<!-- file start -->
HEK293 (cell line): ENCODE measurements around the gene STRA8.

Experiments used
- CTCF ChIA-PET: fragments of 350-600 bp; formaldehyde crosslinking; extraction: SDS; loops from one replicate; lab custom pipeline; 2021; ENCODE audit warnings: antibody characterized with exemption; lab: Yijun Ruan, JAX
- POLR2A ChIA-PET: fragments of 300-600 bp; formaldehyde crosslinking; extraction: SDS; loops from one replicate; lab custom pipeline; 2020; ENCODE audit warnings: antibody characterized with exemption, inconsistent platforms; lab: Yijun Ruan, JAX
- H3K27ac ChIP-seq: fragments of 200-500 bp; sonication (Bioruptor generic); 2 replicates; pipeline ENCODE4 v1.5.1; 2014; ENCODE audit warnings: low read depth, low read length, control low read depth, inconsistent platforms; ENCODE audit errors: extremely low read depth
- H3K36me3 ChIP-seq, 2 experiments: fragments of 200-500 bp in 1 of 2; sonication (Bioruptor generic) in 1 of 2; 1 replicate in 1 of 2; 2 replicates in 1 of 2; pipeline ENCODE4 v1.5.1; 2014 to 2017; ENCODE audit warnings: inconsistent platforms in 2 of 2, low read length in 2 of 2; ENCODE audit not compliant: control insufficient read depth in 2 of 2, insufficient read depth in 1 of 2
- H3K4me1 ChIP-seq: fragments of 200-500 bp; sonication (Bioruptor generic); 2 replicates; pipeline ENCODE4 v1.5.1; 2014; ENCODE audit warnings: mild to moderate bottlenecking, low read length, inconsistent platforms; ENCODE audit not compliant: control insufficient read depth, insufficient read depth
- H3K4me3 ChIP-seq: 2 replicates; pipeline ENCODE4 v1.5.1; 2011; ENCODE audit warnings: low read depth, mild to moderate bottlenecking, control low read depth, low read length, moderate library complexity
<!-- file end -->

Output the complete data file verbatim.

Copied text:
HEK293 (cell line): ENCODE measurements around the gene STRA8.

Experiments used
- CTCF ChIA-PET: fragments of 350-600 bp; formaldehyde crosslinking; extraction: SDS; loops from one replicate; lab custom pipeline; 2021; ENCODE audit warnings: antibody characterized with exemption; lab: Yijun Ruan, JAX
- POLR2A ChIA-PET: fragments of 300-600 bp; formaldehyde crosslinking; extraction: SDS; loops from one replicate; lab custom pipeline; 2020; ENCODE audit warnings: antibody characterized with exemption, inconsistent platforms; lab: Yijun Ruan, JAX
- H3K27ac ChIP-seq: fragments of 200-500 bp; sonication (Bioruptor generic); 2 replicates; pipeline ENCODE4 v1.5.1; 2014; ENCODE audit warnings: low read depth, low read length, control low read depth, inconsistent platforms; ENCODE audit errors: extremely low read depth
- H3K36me3 ChIP-seq, 2 experiments: fragments of 200-500 bp in 1 of 2; sonication (Bioruptor generic) in 1 of 2; 1 replicate in 1 of 2; 2 replicates in 1 of 2; pipeline ENCODE4 v1.5.1; 2014 to 2017; ENCODE audit warnings: inconsistent platforms in 2 of 2, low read length in 2 of 2; ENCODE audit not compliant: control insufficient read depth in 2 of 2, insufficient read depth in 1 of 2
- H3K4me1 ChIP-seq: fragments of 200-500 bp; sonication (Bioruptor generic); 2 replicates; pipeline ENCODE4 v1.5.1; 2014; ENCODE audit warnings: mild to moderate bottlenecking, low read length, inconsistent platforms; ENCODE audit not compliant: control insufficient read depth, insufficient read depth
- H3K4me3 ChIP-seq: 2 replicates; pipeline ENCODE4 v1.5.1; 2011; ENCODE audit warnings: low read depth, mild to moderate bottlenecking, control low read depth, low read length, moderate library complexity